New Yorkers may have a lot of pet peeves, but scaffolding (known in the business as "sidewalk sheds") has to be rather high up on that list.
That's because scaffolding has seemingly been everywhere for the past few years, turning sidewalks into mazes and tunnels, blocking off light, hurting businesses whose facades are obstructed by it, and creating potential safety hazards.
This isn't a new complaint, either; back in 2011, we reported on the ire that bubbled up online about the proliferation of scaffolding in the city, with one Streeteasy poster observing: "It's the weirdest look, the permanent scaffolds on almost every block." And the apparent scourge continues.
Crain's New York recently took a very close look into the booming scaffolding business, which, per the article, "generates $1 billion a year—$200 million of that is for the street-level sheds, and the rest pays for the scaffolding and the workers who repair the façades." According to the magazine, there are almost 9,000 sheds along city streets -- that's 190 miles of sheds -- up from around 3,500 in 2003.
WHY THEY'RE EVERYWHERE
The current construction boom is partly responsible for the ubiquity of scaffolding, but it can also be traced back to the city's Local Law 11, which requires owners of buildings taller than six stories to have their facades checked every five years to make sure there are no loose bricks or loose masonry, at which point scaffolding is erected.
Local Law 11 (and its predecessor, Local Law 10) was created after a falling brick killed a young woman in 1979. Railings were added to the checklist after a 35-year-old woman was killed when a balcony railing collapsed in 2013.
And, Crain's reports that cautious city officials will sometimes require sidewalk sheds for minor projects that don't necessarily need them. "One reason is constrained resources: The Department of Buildings' 500 inspectors monitor thousands of construction sites, and harried officials sometimes order a shed to protect pedestrians until they get time to visit the building."
WHAT GOES UP MUST COME DOWN, RIGHT?!
The problem is that once scaffolding goes, there's no law saying private landlord have to take them down (which explains why one Harlem block has had scaffolding for over 10 years).
Crain's explains the math: "To erect a 200-foot-long shed costs around $25,000, half of which is paid upfront and the rest when the shed is taken down. In between, the shed builder collects about $700 per month in rent" (which is low for private landlords)." Dormant sheds must be taken down on public housing property, Crain's reports, but private landlords don't have any such rules.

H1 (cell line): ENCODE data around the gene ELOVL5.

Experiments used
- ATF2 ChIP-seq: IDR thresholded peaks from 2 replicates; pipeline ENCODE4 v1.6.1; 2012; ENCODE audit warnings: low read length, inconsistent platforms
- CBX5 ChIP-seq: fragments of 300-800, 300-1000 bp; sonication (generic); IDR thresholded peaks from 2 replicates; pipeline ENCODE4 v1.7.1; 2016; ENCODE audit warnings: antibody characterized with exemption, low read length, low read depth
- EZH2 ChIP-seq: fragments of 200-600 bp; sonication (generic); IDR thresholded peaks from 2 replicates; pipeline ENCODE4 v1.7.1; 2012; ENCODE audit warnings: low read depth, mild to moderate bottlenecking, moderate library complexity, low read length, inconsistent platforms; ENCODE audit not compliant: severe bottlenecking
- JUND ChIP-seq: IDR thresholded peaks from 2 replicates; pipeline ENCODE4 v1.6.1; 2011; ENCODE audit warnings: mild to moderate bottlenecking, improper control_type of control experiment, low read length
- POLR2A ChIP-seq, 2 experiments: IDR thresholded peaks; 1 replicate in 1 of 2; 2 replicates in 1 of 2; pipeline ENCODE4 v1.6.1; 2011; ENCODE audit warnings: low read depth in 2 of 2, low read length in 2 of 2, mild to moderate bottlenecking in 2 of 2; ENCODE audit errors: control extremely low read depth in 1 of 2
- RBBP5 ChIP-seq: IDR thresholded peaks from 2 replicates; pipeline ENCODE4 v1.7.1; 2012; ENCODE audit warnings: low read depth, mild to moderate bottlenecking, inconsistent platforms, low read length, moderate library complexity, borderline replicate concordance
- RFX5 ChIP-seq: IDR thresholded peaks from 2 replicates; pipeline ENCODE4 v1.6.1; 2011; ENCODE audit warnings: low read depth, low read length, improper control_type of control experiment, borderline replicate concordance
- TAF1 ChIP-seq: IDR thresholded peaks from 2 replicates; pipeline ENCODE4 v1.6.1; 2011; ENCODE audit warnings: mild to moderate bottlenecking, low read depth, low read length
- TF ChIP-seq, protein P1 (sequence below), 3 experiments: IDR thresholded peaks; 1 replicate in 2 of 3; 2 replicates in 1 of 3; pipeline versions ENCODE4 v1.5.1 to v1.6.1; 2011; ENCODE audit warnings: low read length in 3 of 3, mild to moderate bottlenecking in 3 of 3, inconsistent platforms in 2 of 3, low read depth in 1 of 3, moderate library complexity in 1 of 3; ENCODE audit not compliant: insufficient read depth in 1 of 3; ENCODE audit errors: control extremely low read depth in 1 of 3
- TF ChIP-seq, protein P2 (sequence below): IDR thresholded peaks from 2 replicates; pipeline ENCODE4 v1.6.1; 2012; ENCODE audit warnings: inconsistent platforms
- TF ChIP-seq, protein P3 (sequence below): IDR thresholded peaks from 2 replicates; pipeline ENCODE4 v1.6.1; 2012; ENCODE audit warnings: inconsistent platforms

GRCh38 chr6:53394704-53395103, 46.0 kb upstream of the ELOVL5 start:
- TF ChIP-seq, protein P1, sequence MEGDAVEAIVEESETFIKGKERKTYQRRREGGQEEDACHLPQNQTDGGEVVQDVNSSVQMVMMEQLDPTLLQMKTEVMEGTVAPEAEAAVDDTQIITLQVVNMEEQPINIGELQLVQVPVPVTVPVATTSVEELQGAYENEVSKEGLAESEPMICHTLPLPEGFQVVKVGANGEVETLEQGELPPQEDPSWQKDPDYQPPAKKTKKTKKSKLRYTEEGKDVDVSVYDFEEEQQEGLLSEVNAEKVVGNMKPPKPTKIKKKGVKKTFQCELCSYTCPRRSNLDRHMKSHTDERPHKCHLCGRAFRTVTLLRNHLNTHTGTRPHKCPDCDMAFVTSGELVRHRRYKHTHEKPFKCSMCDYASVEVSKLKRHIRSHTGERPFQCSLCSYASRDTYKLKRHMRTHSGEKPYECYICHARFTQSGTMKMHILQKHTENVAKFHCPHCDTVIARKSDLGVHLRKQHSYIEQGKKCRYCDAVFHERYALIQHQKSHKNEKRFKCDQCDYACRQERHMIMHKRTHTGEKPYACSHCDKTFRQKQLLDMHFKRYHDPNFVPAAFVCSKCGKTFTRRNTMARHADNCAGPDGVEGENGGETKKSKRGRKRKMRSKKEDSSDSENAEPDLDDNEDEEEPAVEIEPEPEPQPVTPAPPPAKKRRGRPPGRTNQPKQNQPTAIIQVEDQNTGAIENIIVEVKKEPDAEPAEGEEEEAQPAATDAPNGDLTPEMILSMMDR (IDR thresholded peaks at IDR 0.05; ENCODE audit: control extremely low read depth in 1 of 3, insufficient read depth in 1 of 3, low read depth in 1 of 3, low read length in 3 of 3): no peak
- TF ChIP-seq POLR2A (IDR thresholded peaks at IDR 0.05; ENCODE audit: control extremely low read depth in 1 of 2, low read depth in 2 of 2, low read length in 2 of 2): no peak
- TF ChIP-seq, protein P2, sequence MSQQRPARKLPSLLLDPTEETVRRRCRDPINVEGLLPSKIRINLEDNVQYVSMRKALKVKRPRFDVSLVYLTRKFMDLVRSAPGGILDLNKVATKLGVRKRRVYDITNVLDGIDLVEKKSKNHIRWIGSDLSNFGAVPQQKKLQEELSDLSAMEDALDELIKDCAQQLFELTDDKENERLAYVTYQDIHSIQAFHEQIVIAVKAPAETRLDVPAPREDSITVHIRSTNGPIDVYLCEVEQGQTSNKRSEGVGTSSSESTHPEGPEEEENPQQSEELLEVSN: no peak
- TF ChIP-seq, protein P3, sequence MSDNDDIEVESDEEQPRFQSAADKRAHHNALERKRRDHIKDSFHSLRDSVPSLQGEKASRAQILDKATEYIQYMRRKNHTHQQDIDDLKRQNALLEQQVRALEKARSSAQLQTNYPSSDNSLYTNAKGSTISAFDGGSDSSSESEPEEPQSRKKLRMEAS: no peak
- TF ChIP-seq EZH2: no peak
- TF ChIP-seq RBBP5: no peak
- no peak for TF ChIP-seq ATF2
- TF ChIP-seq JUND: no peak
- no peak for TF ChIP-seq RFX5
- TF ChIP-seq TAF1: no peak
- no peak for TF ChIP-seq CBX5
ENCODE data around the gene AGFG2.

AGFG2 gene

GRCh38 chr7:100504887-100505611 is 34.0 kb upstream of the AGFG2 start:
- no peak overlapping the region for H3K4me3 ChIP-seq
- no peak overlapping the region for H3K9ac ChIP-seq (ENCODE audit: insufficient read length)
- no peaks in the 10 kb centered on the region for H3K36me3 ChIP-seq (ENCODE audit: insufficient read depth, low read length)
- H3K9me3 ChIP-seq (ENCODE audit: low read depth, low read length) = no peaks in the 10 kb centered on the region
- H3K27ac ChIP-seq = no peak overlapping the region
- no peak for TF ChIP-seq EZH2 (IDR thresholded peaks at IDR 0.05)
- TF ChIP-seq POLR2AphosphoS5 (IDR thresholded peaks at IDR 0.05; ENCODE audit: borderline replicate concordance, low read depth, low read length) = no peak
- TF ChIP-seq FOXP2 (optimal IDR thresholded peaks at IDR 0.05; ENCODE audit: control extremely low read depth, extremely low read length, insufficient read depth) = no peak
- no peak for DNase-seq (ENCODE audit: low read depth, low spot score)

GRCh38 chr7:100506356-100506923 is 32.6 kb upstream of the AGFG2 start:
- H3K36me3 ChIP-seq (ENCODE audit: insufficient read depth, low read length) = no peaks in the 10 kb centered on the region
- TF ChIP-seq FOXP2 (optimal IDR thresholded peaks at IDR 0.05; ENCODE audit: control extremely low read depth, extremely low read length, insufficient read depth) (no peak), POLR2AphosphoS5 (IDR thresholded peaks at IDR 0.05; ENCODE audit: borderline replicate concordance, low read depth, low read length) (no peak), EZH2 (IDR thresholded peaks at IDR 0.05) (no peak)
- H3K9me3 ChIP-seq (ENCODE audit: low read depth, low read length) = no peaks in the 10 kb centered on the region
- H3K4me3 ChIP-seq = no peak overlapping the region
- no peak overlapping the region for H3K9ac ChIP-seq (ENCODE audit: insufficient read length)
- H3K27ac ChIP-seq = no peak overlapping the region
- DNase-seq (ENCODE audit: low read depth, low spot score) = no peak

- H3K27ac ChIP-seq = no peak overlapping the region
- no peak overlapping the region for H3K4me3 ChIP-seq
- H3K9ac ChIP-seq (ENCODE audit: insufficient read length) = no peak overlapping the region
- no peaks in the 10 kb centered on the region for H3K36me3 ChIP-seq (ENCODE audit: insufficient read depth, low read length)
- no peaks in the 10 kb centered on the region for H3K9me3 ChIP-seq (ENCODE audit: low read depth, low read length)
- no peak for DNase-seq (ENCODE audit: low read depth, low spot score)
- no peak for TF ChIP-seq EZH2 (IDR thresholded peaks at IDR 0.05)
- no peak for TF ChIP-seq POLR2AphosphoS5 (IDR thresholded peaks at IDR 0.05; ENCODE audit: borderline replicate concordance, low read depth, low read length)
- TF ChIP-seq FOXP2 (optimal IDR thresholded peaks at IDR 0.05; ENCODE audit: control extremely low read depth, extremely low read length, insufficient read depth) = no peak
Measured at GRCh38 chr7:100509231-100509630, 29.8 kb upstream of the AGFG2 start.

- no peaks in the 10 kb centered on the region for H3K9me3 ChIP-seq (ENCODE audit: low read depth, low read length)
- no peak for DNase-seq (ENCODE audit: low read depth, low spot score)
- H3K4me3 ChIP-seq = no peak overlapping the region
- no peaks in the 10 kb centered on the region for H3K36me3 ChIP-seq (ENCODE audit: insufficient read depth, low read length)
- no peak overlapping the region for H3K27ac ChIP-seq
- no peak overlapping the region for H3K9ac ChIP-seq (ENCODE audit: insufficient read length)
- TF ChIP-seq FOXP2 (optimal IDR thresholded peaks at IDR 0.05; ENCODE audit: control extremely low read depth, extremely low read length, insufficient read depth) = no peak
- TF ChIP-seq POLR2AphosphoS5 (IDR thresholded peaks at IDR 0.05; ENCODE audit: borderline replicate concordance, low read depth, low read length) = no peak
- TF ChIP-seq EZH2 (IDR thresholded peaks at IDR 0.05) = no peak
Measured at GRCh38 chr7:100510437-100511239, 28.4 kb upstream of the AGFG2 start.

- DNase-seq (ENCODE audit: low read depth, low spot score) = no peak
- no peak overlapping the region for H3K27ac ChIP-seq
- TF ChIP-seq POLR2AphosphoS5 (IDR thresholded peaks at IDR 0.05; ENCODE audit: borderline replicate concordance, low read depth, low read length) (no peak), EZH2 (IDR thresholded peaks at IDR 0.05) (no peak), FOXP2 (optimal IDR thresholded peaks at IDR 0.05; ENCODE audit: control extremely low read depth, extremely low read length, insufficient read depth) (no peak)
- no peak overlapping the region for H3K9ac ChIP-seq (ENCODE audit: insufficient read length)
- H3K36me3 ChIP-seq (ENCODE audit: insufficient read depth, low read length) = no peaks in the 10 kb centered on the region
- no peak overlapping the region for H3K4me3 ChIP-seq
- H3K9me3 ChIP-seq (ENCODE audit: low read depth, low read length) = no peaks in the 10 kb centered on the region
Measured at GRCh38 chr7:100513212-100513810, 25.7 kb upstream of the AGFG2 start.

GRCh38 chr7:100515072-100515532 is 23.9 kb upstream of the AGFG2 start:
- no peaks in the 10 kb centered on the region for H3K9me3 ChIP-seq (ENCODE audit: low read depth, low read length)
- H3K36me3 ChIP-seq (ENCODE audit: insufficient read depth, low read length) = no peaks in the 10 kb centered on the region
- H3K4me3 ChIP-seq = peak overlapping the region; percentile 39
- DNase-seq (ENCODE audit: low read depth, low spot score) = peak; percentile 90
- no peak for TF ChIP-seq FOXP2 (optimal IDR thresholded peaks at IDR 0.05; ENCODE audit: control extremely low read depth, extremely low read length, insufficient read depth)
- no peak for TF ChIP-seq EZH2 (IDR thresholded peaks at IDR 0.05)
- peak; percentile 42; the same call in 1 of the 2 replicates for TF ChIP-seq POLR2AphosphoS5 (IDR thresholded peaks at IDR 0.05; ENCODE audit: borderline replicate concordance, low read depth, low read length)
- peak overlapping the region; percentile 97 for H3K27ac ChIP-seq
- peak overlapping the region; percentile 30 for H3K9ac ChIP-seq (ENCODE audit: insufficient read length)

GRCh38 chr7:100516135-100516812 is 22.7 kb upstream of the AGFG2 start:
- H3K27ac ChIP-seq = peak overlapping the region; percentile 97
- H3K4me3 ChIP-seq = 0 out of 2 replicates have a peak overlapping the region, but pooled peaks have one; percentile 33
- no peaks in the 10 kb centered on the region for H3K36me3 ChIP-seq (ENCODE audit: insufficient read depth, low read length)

If a shed is up near you, and work seems to have ceased, you can file a complaint with the Department of Buildings, which issues the permits for scaffolding, by calling or visiting 311 online.
If your entire building is being adversely affected, you can consider banding together with other renters or co-op owners and filing a lawsuit against the building with the permit for scaffolding, says attorney Jerry Feeney.
THE LOOK—AND WHAT'S IN STORE
Since 2013, the city has mandated a hunter green color for all sheds, and has begun allowing advertisements.
Through the years, the city has called architects to design alternative, more attractive sheds, reports the New York Times, but builders seem reluctant, saying they're either too expensive or take up too much space.
Feeney, who says he "hates" scaffolding and often finds himself crossing the street so as not to walk under the steel beams that are part of the sheds, has some improvements in mind . "First off, I think they should coordinate Local Law 11 work by block, so that it's all done at once every five years." And, Feeney says, New York should follow the lead of other cities that use drones to inspect the buildings and have certified engineers report back on any work that needs to be done, rather than erecting scaffolding and then checking.
"We need to move out of the dark ages. Twenty years ago, we didn't have drones so we had to use this ugly scaffolding, but we don't anymore."
He also believes buildings should have to pay a penalty for every day past a certain amount of time that a shed is left up. "It's a real problem," he says. "Besides being ugly and dangerous, it also impacts the market value of an apartment. People don't want to rent or buy an apartment when the building is covered in scaffolding ad infinitum."
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